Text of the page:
class1.class    // Classes created by EMMA's instrumentation process
                    class2.class    // Classes created by EMMA's instrumentation process
                    class3.class    // Classes created by EMMA's instrumentation process
    reports/
        emma/
            coverage.html           // The coverage report
            _files/                 // The coverage report
                etc...              // The coverage report
    lib/
        emma/
            emma.jar
            emma_ant.jar
    build.xml

Add an EMMA target to your build.xml file

Add the following at the top of your build.xml file. Customise the paths if necessary.

Note that the coverage dir is passed to a forked JVM, so it is important that it is an absolute path (use ${basedir} to achieve this, as in the example below).

<!-- ====================================================================== -->
<!-- EMMA SETUP -->
<!-- ====================================================================== -->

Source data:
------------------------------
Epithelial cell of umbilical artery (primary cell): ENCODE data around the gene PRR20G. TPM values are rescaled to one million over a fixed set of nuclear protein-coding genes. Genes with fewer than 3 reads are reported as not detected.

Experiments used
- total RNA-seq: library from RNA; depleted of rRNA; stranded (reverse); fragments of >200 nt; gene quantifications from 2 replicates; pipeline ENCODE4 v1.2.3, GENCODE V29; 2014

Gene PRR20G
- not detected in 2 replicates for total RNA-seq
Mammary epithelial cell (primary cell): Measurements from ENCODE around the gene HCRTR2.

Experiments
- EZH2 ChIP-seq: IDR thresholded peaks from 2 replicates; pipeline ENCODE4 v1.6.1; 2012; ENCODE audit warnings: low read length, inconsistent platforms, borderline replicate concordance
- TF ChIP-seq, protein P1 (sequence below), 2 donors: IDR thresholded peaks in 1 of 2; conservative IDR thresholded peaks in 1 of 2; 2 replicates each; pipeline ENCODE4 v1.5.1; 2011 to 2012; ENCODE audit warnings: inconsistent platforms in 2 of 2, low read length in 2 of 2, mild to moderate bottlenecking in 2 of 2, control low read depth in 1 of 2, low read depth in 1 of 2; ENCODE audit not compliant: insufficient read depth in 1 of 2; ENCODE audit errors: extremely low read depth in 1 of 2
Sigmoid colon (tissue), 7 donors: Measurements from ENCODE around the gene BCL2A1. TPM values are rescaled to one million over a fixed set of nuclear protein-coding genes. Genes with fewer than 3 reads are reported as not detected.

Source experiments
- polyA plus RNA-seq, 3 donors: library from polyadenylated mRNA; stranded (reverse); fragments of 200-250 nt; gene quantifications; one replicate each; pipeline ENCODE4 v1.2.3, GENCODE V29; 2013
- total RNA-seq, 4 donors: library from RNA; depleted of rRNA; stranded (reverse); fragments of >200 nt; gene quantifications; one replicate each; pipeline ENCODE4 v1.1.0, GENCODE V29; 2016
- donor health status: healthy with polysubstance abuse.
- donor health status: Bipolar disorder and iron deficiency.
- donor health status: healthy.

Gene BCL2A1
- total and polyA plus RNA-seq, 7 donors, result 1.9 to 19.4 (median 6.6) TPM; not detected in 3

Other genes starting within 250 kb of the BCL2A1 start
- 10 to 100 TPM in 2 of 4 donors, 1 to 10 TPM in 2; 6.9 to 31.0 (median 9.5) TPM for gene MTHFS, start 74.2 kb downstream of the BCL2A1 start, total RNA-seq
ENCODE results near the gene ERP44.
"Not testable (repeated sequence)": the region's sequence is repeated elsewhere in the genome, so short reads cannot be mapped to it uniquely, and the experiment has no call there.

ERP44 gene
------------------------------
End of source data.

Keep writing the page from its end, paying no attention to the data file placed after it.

<property name="coverage.dir" value="${basedir}/reports/emma" />     <!-- directory which emma coverage reports will be written to -->
<property name="instr.dir" value="${basedir}/target/emmainstr" />    <!-- directory which emma instrumentation classes will be written to -->
<property name="emma.dir" value="${basedir}/lib/emma" />             <!-- directory that contains emma.jar and emma_ant.jar -->

<!-- Set emma.lib to refer to the list of EMMA jar files -->
<path id="emma.lib" >
    <fileset dir="${emma.dir}">
        <include name="*.jar"/>
    </fileset>
</path>

<!-- Define which classes will be reported in the coverage reports (by default, we will include all classes and assume -->